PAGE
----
‘Collection of police fund from companies’ net profit is wrong’
A former Accountant-General of the Federation (AGF), Dr James Kayode Naiyeju, has criticised the collection of the Nigeria Police Trust Fund from corporate organisations’ net profit, describing it as a step in the wrong direction.
He said the collection of the fund does not give room for proclaimed accountability since it did not go through the appropriation channel of budgeting.
Naiyeju, a former President of the Chartered Institute of Taxation of Nigeria (CITN), who spoke as a moderator at the Institute’s sensitisation seminar on current issues in Nigerian taxation in Lagos, said the institute would make its position known on the issue.
The Nigeria Police Trust Fund Act, which was signed into law by President Buhari on 24 June 2019 will be in force for a six-year period will require corporate organisations to part with 0.005 per cent of their net profit to fund the training of personnel, procure equipment, and instructional materials for police colleges, and boost welfare.
“Even though it is a law, human beings make the law. We will tell the parliament as an institute without mincing words; because when we begin, very soon the Prison will come that they need prison fund tax, and other security agencies would come to ask for theirs, and it is going to be on the same corporate companies’ profit.
“Very soon, nobody will go into any kind of business again, because all the profits would have been given to the security agencies.
“Also, the collection of the fund doesn’t give room for the proclaimed accountability. Project did not go through the appropriation channel of budgeting,” Naiyeju said.
On the call to increase Value Added Tax (VAT) from five per cent to 7.5 per cent, he recalled that when VAT was introduced in the country, it was agreed that tax would be increased bi-yearly by 0.5 per cent.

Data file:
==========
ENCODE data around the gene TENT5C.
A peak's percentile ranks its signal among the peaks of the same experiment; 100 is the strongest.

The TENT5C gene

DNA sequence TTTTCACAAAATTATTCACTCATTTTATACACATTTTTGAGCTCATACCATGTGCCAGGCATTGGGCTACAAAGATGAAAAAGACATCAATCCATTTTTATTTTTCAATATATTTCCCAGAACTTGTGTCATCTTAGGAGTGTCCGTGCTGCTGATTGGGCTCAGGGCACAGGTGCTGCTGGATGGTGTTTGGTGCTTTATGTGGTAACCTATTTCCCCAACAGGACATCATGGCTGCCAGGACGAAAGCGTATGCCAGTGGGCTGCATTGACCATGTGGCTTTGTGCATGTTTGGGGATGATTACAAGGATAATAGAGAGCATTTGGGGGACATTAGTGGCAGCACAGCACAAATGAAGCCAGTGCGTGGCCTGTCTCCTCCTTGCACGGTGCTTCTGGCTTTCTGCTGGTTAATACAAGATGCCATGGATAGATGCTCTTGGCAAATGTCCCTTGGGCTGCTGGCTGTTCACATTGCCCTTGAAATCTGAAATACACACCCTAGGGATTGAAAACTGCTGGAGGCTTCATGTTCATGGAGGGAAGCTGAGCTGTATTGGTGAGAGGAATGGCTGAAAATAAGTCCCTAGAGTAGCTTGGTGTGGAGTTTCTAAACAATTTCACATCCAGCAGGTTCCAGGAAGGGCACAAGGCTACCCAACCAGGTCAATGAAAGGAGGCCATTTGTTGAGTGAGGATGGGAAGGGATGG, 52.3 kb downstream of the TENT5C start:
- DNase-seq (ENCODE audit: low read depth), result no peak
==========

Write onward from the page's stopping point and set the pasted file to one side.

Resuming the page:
“You grow rate in conformity with the buoyancy of the economy. But with what we are having now, there is a problem; the economy is not too buoyant and you are increasing VAT. Are you trying to say you are increasing the hardship of the citizens? That is a dilemma from the government,” he argued
Rather than the increase taking effect next year, the former AGF proposed a law to back the commencement date for new VAT take-off to 2021, adding that the economy would have grown by then.
Speaking on the effects of the increase in VAT on the economy/stakeholders and issues on the Nigeria Police Trust Fund Act, Partner, Deloitte & Touche, Lagos, Yomi Olugbenro, represented by Ashiata Agboluaje, said increasing VAT to 7.5% would have an impact on Nigerians.
She said with about 20 million people in Nigeria’s tax net and paltry 6.1 per cent tax to gross domestic product (GDP) ratio, one of the lowest globally, Nigeria is still a far cry to where it is supposed to be.
She said: “To make meaningful development as a nation, World Bank says tax-to-GDP should at least be a minimum of 15 per cent. Nigeria is still a far cry to where it is supposed to be. Increasing VAT to 7.5% would have an impact on Nigerians, but it would lead to inflation, but we will survive it.”
Earlier in her remarks, President/Chairman of Council, CITN, Gladys Olajumoke Simplice, said the seminar fits into the Institute’s advocacy efforts. These are targeted at providing professional thoughts and input towards government policies and programmes in such a way that misconceptions are clarified and shades of opinions on the subjects are elicited, collated and forwarded to government for consideration and to guide future actions.
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